Smaller fleets are neglecting their fleet management obligations, according to a recent GE Capital Fleet Services study conducted in the U.K.
The study found that smaller fleet operators do not recognize the importance of risk management and duty of care issues compared to their larger counterparts. Any actions that do not meet the definition of "duty of care" could be considered negligence in a lawsuit.
The study found that 63 percent of small fleets surveyed recognized the significance of duty of care, compared to 76 percent of larger fleets.
Furthermore, 56 percent of small fleet managers are actively taking action to ensure they have a risk management program, compared to 70 percent of large fleets that already have a solution.
The study has also found that 33 percent of operators, who manage fleets with less than 100 vehicles, currently consider driver training to be important. In contrast, 50 percent of managers, who oversee fleets with more than 100 vehicles, consider training to be important.
In addition, 27 percent small fleets actively have a solution in place to train their drivers, and 25 percent have no concrete plans to ensure that their drivers are sufficiently trained in the future. This is in comparison to 57 percent of large fleets, which currently have a driver training scheme in operation, and 13 percent of large fleets, which do not have a solution or plan in place.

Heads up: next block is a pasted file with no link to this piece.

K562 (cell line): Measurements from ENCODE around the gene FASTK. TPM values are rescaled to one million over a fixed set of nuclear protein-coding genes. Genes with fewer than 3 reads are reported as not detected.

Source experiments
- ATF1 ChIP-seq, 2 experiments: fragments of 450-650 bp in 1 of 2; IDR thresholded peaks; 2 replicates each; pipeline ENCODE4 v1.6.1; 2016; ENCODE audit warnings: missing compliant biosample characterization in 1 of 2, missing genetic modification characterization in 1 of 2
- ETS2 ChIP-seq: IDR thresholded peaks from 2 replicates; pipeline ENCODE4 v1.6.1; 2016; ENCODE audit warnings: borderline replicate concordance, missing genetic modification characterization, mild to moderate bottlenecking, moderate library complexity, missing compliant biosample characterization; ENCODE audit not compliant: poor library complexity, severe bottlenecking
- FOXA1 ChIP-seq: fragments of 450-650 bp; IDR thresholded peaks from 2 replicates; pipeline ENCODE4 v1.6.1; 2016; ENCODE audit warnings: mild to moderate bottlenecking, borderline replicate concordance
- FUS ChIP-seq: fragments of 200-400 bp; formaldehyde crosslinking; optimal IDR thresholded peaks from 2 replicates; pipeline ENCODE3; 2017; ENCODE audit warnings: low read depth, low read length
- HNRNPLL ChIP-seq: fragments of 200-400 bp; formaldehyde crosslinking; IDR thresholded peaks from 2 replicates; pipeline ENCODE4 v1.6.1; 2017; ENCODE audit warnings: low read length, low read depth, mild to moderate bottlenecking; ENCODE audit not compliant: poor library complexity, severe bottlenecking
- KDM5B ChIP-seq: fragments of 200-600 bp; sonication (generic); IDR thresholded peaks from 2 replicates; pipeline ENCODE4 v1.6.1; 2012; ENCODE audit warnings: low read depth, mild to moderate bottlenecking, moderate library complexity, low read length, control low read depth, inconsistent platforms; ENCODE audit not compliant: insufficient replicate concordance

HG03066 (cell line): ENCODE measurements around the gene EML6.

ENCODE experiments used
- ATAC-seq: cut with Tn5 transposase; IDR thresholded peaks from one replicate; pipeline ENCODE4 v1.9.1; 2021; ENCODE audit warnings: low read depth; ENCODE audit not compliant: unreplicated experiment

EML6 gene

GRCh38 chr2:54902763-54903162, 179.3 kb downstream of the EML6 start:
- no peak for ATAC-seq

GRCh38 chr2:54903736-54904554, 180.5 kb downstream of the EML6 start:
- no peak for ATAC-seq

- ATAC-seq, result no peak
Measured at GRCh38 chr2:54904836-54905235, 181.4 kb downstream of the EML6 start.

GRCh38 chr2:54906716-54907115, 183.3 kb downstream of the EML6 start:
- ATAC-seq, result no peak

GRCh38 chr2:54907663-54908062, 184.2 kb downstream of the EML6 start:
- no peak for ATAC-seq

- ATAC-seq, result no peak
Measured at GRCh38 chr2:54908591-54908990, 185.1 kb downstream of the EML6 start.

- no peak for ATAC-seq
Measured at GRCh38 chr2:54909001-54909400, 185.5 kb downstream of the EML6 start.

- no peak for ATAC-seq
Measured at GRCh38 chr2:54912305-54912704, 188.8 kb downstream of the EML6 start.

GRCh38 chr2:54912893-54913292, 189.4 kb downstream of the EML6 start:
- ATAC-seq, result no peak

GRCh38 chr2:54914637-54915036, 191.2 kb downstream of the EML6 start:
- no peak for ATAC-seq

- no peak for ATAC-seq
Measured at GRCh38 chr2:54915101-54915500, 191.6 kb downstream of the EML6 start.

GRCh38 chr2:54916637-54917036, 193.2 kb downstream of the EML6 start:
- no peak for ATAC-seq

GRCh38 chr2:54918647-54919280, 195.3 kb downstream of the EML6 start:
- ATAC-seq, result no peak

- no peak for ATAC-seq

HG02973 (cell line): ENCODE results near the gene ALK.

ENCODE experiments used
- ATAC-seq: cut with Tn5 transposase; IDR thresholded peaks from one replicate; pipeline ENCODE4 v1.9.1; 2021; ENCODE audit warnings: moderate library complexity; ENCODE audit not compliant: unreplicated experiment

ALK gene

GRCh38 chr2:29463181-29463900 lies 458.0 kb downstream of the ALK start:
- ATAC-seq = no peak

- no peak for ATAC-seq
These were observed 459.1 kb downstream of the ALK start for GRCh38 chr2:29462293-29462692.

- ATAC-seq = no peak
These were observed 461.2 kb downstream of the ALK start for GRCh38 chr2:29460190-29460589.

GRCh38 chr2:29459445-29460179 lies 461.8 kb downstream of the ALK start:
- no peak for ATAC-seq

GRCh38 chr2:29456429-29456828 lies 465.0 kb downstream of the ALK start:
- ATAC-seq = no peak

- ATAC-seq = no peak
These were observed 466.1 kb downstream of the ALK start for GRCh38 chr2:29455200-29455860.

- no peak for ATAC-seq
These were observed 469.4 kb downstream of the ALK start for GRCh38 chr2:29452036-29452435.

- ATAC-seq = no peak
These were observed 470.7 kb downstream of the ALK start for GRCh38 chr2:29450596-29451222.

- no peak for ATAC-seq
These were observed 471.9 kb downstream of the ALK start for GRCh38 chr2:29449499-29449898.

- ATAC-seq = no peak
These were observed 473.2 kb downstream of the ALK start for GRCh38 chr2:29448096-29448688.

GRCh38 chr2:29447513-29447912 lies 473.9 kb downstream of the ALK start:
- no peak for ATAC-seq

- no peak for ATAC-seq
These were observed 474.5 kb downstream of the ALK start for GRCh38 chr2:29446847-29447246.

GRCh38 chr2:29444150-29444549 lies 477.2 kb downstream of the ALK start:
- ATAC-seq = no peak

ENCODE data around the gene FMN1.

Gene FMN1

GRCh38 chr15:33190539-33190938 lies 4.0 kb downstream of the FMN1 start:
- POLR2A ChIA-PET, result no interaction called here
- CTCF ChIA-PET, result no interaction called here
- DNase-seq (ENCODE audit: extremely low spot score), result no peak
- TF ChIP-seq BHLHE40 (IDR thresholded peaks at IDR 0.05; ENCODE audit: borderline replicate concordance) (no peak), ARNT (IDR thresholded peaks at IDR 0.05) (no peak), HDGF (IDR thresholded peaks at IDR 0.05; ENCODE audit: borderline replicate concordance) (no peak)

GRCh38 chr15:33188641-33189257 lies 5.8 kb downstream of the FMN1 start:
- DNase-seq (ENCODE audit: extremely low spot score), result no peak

"It is somewhat alarming to see the failure by many small fleet operators to recognize the value of duty of care and driver training. While times are tight for many companies, safety, training and ultimate duty of care should be of the highest priority," said Gary Killeen, UK fleet commercial leader, GE Capital Fleet Services. "What's more, at a time when financial considerations are to the fore, an effective duty of care program can be as much about delivering cost savings as it is about health and safety."